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Breaking Down No Cost Refinancing

By manybanking.com Staff
Mortgage refinancing has become increasingly popular with the current low interest rate environment.

 

One of the heavily advertised loan products is the so-called “no cost refinance.” This loan option allows homeowners to refinance with no money upfront in exchange for a slightly higher interest rate than they would otherwise pay. The interest rate difference can be between 0.25% and 0.5 %.

Typically, there are numerous non-recurring closing costs associated with a mortgage refinance. These costs include application fees, title search fees, loan origination fees, appraisal fees, inspection fees and others. These fees can add up to 3% to 6% of the loan amount in some cases. With a no-cost refinance, the lender pays for these non-recurring closing costs.

This is not, however, a gift from the lender, it’s a loan. The borrower pays the lender back in higher interest, so in effect, the lender buys the borrower negative points. The lender does not cover all closing costs in a no-cost refinance -- borrowers should be prepared to pay for property taxes, per diem interest and homeowner’s insurance at closing.

The simplest way to determine if a no-cost refinance is a good option is for the borrower to calculate the break-even period for the refinance. The break-even period is how long it will take to pay off the closing costs using the difference in the monthly payment as compared to a conventional loan on which the borrower pays the closing costs.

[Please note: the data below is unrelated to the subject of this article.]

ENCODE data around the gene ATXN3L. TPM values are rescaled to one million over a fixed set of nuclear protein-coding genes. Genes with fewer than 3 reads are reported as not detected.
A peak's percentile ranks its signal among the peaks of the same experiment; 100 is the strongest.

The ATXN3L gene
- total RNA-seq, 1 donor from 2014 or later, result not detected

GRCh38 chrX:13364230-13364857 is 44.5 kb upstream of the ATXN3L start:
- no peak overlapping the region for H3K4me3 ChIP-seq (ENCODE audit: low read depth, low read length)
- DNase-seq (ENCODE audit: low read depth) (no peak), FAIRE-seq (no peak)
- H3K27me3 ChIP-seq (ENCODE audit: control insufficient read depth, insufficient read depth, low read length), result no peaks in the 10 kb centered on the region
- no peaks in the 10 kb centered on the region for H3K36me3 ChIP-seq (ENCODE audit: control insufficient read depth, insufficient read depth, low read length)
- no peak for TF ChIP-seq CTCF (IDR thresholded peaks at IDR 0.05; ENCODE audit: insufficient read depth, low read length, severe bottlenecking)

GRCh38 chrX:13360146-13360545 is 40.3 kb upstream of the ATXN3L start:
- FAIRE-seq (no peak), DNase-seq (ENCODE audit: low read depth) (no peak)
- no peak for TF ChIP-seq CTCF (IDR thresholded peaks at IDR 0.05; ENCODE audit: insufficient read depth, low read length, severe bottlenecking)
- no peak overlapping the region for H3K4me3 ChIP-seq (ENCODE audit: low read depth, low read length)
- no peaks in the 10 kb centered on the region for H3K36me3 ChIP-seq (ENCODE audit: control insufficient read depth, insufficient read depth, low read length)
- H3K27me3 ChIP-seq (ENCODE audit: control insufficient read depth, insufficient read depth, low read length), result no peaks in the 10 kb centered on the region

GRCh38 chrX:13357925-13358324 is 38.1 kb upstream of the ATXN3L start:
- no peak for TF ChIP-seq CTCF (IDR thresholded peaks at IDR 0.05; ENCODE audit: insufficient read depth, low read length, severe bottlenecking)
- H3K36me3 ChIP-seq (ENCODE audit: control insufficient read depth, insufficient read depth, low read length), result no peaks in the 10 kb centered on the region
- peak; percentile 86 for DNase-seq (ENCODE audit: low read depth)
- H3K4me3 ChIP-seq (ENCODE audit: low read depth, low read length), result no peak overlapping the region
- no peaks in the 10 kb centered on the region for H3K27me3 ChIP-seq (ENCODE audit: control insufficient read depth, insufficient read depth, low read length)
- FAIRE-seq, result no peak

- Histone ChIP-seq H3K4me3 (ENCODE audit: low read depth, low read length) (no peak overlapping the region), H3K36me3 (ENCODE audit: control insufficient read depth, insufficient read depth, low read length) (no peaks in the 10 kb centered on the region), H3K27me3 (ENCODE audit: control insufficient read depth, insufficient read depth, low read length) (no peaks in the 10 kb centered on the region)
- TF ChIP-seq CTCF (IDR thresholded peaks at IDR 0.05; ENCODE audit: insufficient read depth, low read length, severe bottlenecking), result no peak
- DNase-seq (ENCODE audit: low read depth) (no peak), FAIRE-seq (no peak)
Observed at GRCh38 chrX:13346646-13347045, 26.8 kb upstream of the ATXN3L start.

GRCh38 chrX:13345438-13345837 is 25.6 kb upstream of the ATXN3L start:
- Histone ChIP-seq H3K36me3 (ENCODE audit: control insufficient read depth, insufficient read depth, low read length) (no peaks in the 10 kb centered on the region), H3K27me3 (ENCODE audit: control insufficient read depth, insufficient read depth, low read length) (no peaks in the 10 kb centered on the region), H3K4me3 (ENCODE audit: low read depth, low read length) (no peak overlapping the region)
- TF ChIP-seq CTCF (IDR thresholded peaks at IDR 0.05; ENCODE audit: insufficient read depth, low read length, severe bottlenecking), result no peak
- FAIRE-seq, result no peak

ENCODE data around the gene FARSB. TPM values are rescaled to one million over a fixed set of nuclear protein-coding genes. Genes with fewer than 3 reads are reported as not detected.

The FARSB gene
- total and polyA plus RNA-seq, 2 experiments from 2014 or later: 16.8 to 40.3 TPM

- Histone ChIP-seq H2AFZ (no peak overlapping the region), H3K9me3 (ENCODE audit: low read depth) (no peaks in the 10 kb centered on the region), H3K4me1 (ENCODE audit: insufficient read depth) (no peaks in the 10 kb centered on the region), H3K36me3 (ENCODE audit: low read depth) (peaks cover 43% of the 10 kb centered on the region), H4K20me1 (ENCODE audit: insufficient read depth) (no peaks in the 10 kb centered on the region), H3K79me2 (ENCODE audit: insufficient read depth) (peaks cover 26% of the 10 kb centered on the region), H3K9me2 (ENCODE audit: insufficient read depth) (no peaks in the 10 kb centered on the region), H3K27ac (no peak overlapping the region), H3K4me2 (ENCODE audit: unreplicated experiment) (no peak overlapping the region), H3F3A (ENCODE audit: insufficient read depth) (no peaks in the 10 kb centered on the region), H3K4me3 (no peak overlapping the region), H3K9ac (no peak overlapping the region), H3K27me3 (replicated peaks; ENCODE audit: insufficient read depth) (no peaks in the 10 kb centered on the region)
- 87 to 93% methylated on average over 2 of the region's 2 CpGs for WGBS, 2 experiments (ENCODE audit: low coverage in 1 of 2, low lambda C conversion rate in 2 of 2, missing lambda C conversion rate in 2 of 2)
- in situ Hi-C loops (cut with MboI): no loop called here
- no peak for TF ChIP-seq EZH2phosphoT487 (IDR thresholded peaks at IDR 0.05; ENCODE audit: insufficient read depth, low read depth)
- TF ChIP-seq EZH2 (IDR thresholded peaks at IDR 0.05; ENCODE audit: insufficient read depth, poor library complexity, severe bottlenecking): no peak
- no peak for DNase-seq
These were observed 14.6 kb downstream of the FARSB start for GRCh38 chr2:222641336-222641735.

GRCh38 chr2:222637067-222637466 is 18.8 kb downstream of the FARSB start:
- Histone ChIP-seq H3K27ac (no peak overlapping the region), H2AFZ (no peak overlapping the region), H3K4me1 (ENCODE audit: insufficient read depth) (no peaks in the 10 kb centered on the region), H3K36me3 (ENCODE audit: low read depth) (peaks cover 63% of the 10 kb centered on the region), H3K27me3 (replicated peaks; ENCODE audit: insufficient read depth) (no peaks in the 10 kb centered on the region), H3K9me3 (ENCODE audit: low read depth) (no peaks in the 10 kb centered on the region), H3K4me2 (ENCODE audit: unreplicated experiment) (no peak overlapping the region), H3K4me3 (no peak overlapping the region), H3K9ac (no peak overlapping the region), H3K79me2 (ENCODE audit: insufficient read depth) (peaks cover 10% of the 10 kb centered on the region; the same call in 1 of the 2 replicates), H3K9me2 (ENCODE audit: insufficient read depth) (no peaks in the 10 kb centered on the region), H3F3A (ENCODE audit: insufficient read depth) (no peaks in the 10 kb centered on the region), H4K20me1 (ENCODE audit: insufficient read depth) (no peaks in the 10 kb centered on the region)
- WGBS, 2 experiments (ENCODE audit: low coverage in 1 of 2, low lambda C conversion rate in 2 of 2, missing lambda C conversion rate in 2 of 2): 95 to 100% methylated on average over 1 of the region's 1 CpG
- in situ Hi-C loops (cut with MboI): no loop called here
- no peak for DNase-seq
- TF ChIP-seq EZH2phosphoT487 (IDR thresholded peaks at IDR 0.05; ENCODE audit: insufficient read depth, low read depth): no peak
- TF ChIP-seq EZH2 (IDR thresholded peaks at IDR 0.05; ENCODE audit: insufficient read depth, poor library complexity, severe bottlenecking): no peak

Consider this example: On a $200,000, 30-year refinance, the no-cost option carries an interest rate of 6%. The conventional loan carries an interest rate of 5.5% and $3,000 in closing costs. The borrower will pay $1199 a month on the no-cost version. With the conventional loan, the borrower will pay $1136, a difference of $64 per month. The break-even point would be 63 months or 5 years, 4 months ($4,000/$64).

If the borrower plans on selling the property in less than 5 years, 4 months, then the no-cost refinance makes sense because the borrower will get out of the loan before the closing costs are paid off. Otherwise, the no-cost refinance may not be a good choice. If the borrower stays after the break-even point, the monthly payment will still be an extra $64 a month, in comparison to the conventional loan. With a no-cost refinance, the lender is betting that you will stay past the break-even period.

Additionally, over the life of the loan, borrowers will pay more interest with a no-cost refinance. In the previous example, total interest on the no-cost refinance would be $231,677, and interest on the conventional loan would total $208,807. That’s a difference of $22,870 if the loan reaches maturity.

Finally, income taxes play a role in determining if a refinance loan is a good option. Closing costs on conventional loans are not tax deductible. However, with a no-cost refinance, the increase in mortgage payment is deductible. Use the Refinance Breakeven Calculator at manybanking.com to explore the numbers of your various refinancing options. This calculator allows borrowers to account for their income tax rate.

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